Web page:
However if you feel like that won’t be enough, you can discuss with the Dapur Naes team to add more dishes to your package.

Delivery charge is an extra $30 for orders less than $300.

If you’re looking for a cheaper alternative this Hari Raya, Dapur Naes is right up your alley.

Dapur Naes
Contact No.: 9771 4934

6. Redz Kitchen

Not all of us have the luxury of time to cook a whole feast for our guests. Why don’t you sit back and let Redz Kitchen do all the work.

For just $14/pax, you can get a variety of Hari Raya dishes without having to lift a finger.


Pay an additional $250 and they’ll provide you with buffet tables with skirting, beverages, desserts, disposable plates and cutleries as well as delivery and collection.

If you want a fuss free Hari Raya open house, Redz Kitchen can do everything for you!

Redz Kitchen
Contact No.: 8782 1974

7. Cucina Restaurant & Catering 

If you believe that variety is the spice of life, then you’ll love Cucina’s Hari Raya Package.

For $280nett, you get 9 different dishes that feeds up to 10 pax. Dishes includes Beef Rendang, Sambal Udang, Sambal Goreng Pengantin, Lodeh, Sambal Sotong, Ayam Masak Merah, Serunding, Acar Telur.

[caption id="attachment_35077" align="aligncenter" width="1200"]Hari Raya 2018 Catering Image Credit: Cucina Restaurant & Catering[/caption]

The Aidilfitri Raya Set will be available after 18 June as pre-order.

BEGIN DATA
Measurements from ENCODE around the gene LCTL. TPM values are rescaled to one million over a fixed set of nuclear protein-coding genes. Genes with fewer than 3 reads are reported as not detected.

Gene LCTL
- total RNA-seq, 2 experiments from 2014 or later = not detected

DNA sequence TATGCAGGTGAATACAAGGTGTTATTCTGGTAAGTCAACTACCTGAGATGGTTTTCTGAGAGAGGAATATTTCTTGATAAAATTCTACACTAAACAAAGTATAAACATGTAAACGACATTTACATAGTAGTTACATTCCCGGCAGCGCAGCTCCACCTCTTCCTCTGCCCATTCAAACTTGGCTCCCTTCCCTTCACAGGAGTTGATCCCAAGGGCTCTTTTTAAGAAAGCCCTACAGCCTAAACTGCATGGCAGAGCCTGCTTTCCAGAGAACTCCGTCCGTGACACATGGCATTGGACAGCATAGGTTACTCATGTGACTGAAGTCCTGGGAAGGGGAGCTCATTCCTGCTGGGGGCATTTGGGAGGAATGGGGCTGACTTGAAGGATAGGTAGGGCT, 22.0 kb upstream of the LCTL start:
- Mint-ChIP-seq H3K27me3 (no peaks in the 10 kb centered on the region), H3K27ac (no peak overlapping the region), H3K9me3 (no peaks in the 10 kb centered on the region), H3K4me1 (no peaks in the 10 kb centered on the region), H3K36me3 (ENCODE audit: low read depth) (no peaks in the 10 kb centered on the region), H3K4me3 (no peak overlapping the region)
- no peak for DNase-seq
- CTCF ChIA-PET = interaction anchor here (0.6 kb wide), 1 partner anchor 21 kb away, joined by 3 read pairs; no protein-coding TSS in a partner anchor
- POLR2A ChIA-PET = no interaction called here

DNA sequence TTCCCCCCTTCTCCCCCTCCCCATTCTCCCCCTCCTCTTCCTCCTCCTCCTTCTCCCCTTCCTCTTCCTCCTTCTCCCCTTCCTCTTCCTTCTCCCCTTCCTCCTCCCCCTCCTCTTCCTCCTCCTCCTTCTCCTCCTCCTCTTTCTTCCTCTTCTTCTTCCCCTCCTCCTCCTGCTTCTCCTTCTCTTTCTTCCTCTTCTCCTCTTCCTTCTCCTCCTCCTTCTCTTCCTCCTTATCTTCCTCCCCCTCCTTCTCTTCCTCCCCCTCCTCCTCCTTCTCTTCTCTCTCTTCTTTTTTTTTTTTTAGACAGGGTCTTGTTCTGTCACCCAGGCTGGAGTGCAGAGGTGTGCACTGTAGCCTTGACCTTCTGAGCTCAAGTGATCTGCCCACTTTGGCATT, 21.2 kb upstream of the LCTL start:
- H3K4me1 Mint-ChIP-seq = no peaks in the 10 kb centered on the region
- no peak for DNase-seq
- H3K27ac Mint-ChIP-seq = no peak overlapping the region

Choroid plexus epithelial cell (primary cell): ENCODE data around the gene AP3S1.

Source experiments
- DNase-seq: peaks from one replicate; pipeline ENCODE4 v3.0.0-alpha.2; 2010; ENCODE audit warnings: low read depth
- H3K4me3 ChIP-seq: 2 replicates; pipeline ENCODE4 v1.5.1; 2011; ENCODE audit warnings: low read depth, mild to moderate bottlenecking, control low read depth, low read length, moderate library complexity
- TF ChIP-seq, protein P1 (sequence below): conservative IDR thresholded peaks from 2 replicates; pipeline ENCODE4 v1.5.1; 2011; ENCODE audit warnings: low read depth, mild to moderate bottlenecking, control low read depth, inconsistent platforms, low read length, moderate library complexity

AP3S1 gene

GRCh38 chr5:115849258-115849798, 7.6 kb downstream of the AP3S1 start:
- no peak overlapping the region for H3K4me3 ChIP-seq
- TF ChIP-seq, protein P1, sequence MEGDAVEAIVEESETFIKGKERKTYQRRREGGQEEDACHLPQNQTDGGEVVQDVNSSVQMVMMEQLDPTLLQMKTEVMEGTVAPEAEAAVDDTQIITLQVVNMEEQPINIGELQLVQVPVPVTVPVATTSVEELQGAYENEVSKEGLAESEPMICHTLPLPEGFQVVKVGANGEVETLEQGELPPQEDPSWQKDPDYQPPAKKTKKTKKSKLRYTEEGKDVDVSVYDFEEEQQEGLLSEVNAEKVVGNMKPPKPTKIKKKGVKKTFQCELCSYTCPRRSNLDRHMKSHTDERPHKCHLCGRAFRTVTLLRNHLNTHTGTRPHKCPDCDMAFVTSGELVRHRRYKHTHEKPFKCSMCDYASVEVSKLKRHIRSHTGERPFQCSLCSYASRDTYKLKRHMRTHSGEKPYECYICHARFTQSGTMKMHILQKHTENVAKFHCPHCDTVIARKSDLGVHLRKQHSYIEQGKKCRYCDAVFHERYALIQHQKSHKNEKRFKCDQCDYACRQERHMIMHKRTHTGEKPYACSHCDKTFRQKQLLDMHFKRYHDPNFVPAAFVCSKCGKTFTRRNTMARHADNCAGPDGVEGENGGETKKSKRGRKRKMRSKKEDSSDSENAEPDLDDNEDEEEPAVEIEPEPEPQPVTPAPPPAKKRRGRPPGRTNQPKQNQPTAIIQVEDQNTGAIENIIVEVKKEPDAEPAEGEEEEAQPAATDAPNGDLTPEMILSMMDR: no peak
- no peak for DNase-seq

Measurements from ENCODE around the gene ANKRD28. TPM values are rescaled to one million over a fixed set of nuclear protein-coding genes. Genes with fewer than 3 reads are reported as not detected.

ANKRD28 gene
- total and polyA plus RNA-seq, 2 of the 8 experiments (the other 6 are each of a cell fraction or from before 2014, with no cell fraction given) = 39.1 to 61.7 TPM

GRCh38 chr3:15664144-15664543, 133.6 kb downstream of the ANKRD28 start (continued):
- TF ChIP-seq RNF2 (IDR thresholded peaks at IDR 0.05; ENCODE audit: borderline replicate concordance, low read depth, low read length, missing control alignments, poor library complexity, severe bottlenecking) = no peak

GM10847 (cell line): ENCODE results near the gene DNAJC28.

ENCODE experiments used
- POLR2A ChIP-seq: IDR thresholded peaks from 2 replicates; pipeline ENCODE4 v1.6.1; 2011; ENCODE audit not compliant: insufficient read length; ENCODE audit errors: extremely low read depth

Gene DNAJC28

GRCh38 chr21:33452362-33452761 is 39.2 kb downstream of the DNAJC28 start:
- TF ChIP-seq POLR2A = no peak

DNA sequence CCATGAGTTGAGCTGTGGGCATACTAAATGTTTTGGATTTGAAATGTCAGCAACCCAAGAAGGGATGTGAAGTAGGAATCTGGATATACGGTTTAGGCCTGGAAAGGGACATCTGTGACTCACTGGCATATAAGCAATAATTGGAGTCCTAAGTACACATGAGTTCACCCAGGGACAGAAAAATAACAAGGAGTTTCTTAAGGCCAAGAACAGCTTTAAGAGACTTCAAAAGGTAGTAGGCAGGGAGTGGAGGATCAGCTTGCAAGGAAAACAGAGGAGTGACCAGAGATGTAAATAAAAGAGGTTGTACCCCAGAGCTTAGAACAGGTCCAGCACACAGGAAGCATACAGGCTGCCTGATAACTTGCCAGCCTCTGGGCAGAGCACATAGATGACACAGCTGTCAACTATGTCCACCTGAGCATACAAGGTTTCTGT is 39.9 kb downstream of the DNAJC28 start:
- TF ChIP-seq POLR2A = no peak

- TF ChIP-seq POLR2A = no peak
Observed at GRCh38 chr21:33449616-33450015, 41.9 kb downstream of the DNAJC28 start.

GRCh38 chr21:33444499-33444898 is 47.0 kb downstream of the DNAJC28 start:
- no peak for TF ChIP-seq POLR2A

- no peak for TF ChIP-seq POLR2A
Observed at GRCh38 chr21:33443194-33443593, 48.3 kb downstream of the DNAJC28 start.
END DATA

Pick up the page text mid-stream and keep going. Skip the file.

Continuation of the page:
If you don’t plan on having a huge feast or you’d rather have a smaller portion of food, they also have a special Raya Open House Menu Mini Buffet with free delivery from 20 June.

Cucina Restaurant & Catering
Contact No.: 9380 4729

Also Read Skip The Geylang Crowd And Visit These 6 Ramadan Bazaars In S’pore Instead

(Header Image Source: Nasi Ambeng Asli Jurong West Facebook )

There’s Finally A Halal Boat Noodle Place In S’pore – And It’s Only $1.90 A Bowl

Upon hearing the news of this newly opened Thai boat noodles place in Singapore, I knew I had to go down to experience it for myself. My first thought was, “About god damn time we get halal boat noodles in Singapore.”

The boat noodles craze has sent plenty of Singaporeans including me going over the causeway JUST for Thai boat noodles, so imagine how excited I was when I found out there’s finally a halal boat noodle place in Singapore.

So I packed my bags, braved the weather and decided that today will be the day I finally get to indulge in this savoury delight right here in Singapore.

Cheap Cheap, Good Good

I drummed my fingers on the handrail of the escalator as it slowly descended into the basement of I12 Katong, perhaps one of my favourite malls in Singapore.

It was honestly a very small shop but I had real high expectations for the food served at Hat Yai Noodle Cafe.

[caption id="attachment_34466" align="aligncenter" width="1280"] Hat Yai Noodle Bar[/caption]

Just like any other typical Thai boat noodles shop, the noodles are served in mini bowls ($1.90 each) that can be gobbled up in about 2 large mouthfuls. Each bowl comes with a slice of beef, meatball, leafy vegetables, beansprouts, spring onions and noodles of your choice (of course we got the traditional glass noodle).